Partnering During A Pandemic and A Natural Disaster: Highlighting the Helpers

The little group of women who sew Days for Girls washable menstruation kits in our Salvadoran community started the year strong.  They relocated from a women's center outside of the community to the community's Lutheran Church.  This was possible because they had compiled sufficient resources, through their own sales efforts and donations, to purchase a proper table for cutting fabric.  They set up a hygienic storage room in which they can safely keep their completed kits, supplies and equipment.  The new location makes it easier for several of the women to work while their little ones are in the church's preschool.  They can also more easily work from home part of the time.  The women diversified their product line to include baby shower kits with nursing pads made from scraps left over after cutting out the Days for Girls kit pieces.

Newborn Baby Kits

Prior to the enforcement of strict quarantine rules across El Salvador due to the corona virus pandemic, the women in the group took resources from the church to their homes.  For a time, while the fabric held out, they made masks and were able to sell them door-to-door on days when they had permission to go out to shop for food.  Through the system that the church uses to compensate the women in the group for their work, the coordinator was able to get money to the workers in April.

One of the main sources of income for this ministry is through financial donations which come from women in the US.  These donations are routed through the Salvadoran Lutheran Church, where they are used to compensate the women for the kits that they produce for the sex education classes which are taught in public and private schools and Lutheran Churches across El Salvador.  During the pandemic, these education workshops are not taking place.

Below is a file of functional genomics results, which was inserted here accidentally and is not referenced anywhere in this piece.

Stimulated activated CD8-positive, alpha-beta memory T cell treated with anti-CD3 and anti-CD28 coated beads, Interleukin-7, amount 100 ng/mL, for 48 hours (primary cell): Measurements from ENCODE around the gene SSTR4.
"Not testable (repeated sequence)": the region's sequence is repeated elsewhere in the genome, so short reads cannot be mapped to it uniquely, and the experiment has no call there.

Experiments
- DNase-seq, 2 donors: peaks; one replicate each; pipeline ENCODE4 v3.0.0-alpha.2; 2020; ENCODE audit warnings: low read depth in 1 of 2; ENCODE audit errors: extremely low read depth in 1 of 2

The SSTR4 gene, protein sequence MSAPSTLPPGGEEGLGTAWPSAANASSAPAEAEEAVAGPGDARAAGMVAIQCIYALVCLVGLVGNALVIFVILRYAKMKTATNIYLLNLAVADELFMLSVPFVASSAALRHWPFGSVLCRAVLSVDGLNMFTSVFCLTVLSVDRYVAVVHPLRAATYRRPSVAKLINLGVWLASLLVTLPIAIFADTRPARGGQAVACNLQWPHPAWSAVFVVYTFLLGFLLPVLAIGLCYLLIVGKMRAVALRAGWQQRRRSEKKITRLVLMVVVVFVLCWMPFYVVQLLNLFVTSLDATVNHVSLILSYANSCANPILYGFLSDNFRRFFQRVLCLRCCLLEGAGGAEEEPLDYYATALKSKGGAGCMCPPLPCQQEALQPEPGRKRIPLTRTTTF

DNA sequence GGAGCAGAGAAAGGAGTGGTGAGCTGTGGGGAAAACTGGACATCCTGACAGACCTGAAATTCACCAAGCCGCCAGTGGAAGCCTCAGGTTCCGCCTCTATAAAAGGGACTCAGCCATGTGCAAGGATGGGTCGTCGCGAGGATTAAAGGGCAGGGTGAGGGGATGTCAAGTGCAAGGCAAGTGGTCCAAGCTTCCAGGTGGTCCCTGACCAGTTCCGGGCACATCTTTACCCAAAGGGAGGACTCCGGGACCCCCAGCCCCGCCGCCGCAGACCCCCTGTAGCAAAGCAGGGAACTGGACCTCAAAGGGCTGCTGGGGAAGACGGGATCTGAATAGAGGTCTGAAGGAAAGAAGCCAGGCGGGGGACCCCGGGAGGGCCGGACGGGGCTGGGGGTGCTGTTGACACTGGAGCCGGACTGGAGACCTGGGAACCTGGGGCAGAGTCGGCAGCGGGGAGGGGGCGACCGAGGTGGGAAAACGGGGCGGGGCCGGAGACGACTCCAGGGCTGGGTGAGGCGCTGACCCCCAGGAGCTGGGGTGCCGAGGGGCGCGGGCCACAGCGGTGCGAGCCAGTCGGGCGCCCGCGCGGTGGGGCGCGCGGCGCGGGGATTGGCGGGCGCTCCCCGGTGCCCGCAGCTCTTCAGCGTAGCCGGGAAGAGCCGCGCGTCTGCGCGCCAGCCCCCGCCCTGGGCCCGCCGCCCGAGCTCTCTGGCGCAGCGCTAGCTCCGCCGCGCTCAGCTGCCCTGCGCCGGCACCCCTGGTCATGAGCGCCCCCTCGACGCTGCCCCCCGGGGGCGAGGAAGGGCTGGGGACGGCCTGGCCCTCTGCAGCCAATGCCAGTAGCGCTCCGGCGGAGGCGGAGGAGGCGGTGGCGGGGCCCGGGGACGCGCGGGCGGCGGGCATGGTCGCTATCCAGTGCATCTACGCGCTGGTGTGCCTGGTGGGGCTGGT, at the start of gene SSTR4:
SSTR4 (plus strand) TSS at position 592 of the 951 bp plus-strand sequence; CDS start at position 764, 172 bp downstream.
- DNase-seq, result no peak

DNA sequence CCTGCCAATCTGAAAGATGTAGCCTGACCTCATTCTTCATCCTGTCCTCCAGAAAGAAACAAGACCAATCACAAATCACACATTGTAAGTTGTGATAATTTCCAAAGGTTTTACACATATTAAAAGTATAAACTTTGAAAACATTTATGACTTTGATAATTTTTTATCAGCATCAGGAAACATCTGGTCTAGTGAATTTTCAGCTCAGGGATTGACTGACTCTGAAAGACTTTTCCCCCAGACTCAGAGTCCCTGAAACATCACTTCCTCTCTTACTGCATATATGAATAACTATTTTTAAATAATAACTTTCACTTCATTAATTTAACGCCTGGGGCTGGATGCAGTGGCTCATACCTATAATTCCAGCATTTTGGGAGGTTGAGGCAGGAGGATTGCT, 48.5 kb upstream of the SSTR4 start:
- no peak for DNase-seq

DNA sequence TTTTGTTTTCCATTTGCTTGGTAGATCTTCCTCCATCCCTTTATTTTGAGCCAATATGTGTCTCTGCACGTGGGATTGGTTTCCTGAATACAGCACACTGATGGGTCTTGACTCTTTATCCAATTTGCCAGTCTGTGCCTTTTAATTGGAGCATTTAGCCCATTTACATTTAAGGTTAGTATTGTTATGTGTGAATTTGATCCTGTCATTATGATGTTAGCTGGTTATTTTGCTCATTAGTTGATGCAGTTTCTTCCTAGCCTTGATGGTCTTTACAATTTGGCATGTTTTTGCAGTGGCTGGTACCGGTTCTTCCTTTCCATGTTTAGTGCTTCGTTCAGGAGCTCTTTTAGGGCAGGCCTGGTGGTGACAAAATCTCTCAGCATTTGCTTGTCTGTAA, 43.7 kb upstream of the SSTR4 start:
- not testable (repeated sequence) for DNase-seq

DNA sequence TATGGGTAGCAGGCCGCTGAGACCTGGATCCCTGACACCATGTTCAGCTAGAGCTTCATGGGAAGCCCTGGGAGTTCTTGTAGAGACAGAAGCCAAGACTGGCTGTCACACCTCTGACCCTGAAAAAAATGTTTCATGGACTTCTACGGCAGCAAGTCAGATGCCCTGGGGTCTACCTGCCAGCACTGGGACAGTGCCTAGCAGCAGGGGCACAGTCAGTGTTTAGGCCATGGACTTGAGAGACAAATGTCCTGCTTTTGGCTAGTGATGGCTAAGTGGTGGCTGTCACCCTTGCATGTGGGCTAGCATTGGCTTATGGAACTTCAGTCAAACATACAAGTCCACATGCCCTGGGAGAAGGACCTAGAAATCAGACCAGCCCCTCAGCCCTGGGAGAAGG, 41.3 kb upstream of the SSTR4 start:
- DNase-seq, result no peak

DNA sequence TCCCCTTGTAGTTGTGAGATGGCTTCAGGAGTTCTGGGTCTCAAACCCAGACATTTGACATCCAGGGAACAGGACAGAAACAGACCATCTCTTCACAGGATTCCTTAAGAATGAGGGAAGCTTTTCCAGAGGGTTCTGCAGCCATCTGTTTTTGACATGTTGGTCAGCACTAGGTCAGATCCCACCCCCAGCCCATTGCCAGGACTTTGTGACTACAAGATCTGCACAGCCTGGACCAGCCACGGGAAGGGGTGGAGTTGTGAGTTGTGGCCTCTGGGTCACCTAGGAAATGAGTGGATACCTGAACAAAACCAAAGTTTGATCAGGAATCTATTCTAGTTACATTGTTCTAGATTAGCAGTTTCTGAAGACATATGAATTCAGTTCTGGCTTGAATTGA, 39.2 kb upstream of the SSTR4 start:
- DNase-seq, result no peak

Tropical Storm Amanda hit El Salvador hard.  Our Salvadoran community experienced some flooding, but no one lost their home.  Some nearby communities did not fare so well.  Across the country, shelters have been set up to house families which have lost everything.
As communications began to move through the Salvadoran Lutheran Church network, leaders and youth groups began to mobilize.  With (and maybe without) special permission letters, and with unbridled compassion, women and youth in our Salvadoran community collected clothing from their own homes and neighbors.  I received a call from my friend, Sonia.  She wanted to give Days for Girls kits from the stock stored at the church to women and girls in nearby shelters.  Did I think that was a good idea? She really did not need to ask!

Photo taken by a youth in the community

The same day on which I received that call, I noticed that Sonia's daughter made a prayer request in our community's online prayer chain:  Please pray for the families in our community.  We can't go door to door to check on them, and we don't know if they are OK and we think some might not have bread for their table."  These are the same people giving clothes and resources to those who need them.

The donated clothes and Days for Girls kits were loaded up into someone's truck.  One of the youth leaders, who frequently works with Sonia as a health promoter and sex educator, was part of the team orchestrating this whole operation.  Sonia asked her to take photos and to send them to me so I could write a story.  The photos which Laura sent were taken by herself and her team:

Delivering a little bit of clothing and Days for Girls kits
to families in their homes

Delivering kits to the shelter (a local school)

Families are living in classrooms

Some of the women receiving kits for themselves
or their daughters

Families and helpers gather for a group photo

Providing a bit of dry clothing and a menstruation kit to girls and women who have lost everything is an act of love and practicality during this difficult time.  Now, more than ever, the washable feminine hygiene kits are a blessing for girls and women who can't go out and don't have any other way to manage their periods.  Thank you to all who have supported these efforts and who continue to support women's health initiatives like this in vulnerable communities.


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